Australia remains one of the freest countries in the world, according to the latest report from global watchdog Freedom House.
According to the US government-backed NGO, Australia scored 97/100 on its survey of global political rights and civil liberties.
Only seven countries, including Canada (98), Norway, Sweden and Finland (100 — it’s always Scandinavia!) beat us. Australia and New Zealand (also 97) are the freest countries in our region, according to the report, well ahead of neighbours like Indonesia (61), Papua New Guinea (62) and Fiji (60).
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The United Kingdom is slightly behind us (94), while the United States, land of the free, is way back on 86.
But for anyone who paid attention to Australian politics in 2019, our rating might seem strangely high. While Australia’s rating dropped from 98 to 97, that decrease is small for a year when the erosion of press freedom became stark, headline news.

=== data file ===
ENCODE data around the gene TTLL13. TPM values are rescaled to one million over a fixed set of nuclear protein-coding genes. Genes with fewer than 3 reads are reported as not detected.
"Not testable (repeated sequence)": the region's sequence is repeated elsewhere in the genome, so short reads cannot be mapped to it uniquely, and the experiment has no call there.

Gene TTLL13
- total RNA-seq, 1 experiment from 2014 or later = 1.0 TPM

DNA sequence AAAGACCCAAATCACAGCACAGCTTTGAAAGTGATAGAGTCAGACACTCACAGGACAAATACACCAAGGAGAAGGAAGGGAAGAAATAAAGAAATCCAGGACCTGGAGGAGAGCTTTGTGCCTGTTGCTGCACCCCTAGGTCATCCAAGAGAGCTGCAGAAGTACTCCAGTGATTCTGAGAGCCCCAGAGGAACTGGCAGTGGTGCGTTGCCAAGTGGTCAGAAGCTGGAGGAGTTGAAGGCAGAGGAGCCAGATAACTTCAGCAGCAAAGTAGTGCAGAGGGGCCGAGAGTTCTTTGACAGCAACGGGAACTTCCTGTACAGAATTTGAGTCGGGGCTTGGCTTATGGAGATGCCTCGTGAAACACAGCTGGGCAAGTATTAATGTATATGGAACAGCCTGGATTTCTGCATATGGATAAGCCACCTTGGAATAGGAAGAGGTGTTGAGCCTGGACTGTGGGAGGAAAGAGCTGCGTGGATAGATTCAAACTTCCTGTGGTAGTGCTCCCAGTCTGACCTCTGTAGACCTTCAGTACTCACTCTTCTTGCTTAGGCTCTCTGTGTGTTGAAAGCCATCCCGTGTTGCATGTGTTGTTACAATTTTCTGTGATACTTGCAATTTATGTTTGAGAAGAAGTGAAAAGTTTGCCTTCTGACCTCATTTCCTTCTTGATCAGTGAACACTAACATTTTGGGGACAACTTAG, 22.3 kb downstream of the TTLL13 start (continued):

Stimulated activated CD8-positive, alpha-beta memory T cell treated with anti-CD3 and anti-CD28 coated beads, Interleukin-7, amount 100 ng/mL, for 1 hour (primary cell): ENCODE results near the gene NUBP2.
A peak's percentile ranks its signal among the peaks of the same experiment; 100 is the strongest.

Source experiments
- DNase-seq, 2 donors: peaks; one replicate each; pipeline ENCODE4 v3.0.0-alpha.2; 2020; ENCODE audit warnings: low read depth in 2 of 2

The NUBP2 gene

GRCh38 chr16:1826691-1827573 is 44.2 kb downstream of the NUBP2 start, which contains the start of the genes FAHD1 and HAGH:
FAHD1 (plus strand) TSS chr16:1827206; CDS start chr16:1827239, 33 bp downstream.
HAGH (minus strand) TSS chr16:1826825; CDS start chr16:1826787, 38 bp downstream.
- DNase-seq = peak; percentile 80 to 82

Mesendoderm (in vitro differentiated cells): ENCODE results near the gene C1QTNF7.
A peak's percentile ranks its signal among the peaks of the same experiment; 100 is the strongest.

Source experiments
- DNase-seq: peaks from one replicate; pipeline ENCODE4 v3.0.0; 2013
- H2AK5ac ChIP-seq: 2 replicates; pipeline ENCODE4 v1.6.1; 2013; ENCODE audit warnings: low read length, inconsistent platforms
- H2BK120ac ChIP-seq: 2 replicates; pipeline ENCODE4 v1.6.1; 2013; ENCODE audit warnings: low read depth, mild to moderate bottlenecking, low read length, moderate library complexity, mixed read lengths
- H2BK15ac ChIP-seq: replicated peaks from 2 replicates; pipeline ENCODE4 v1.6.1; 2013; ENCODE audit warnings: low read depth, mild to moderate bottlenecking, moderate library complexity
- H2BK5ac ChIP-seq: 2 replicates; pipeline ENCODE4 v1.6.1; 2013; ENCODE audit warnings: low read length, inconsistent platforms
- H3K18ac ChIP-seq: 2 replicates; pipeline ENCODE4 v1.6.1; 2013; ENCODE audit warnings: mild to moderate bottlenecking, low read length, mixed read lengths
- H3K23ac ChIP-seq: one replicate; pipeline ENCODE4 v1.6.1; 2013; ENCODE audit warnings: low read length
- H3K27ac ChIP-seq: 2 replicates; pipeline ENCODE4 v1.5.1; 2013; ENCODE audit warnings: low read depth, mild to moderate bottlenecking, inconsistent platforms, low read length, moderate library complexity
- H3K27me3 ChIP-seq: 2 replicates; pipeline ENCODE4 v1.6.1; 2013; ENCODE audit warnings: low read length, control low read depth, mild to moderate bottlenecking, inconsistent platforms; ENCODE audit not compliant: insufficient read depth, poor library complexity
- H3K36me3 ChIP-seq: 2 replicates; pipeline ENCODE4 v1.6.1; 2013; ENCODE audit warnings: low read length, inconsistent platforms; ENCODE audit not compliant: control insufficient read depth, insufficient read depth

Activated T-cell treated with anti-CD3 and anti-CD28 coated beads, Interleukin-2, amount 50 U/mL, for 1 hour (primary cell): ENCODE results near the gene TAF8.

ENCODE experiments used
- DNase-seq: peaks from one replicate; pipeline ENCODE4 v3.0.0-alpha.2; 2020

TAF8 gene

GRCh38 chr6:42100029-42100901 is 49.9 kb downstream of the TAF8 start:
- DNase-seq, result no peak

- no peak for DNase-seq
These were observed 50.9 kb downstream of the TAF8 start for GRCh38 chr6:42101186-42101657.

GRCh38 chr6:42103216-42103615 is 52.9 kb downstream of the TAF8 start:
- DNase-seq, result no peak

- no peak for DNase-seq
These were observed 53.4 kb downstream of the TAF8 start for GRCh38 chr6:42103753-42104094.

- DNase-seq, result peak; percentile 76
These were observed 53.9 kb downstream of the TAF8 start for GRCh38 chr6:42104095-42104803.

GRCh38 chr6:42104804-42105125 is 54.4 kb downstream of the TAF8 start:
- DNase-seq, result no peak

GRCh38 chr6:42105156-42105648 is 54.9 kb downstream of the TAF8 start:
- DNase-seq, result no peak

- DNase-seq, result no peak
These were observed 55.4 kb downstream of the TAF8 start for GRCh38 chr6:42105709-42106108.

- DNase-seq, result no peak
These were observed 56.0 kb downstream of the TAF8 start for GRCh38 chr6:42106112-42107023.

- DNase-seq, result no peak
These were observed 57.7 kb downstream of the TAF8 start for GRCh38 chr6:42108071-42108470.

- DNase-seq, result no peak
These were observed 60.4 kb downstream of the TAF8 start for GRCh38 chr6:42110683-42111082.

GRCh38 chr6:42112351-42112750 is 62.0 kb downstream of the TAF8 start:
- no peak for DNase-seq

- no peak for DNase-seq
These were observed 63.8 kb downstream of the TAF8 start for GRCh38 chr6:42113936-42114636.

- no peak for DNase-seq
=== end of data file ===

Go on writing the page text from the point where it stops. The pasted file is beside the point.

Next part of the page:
Our rosy report card is also inconsistent with other recent studies. Late last year, global civil society monitor CIVICUS downgraded Australia’s civic rating from “open” to “narrowed”. Speaking to Crikey at the time, CIVICUS research officer Joseph Benedict noted the “number of regressive steps” taken by the government.
CIVICUS were particularly concerned with the Australian Federal Police’s (AFP) raids on the ABC, and on News Corp journalist Annika Smethurst, over reporting on national security matters. While those incidents outraged many in the media, who saw an unprecedented assault on press freedom, they were met by a shrug of indifference from the Morrison government.
Meanwhile, we saw the expansion and abuse of police powers in Queensland, New South Wales and Victoria. And in Senate estimates this week, the Australian Signals Directorate (ASD) admitted it had been spying on Australians for the past year due to “rare circumstances”.
Ironically, it was Smethurst’s 2018 report that the ASD would soon have powers to spy on Australians which led the AFP to raid her home last year.
So, while political rights and civil liberties in Australia might be strong compared to the worst offenders (China gets a 10, Syria a 0), it’s hard to deny we have plenty of work to do.
Freedom House’s full narrative report for Australia will be available next week.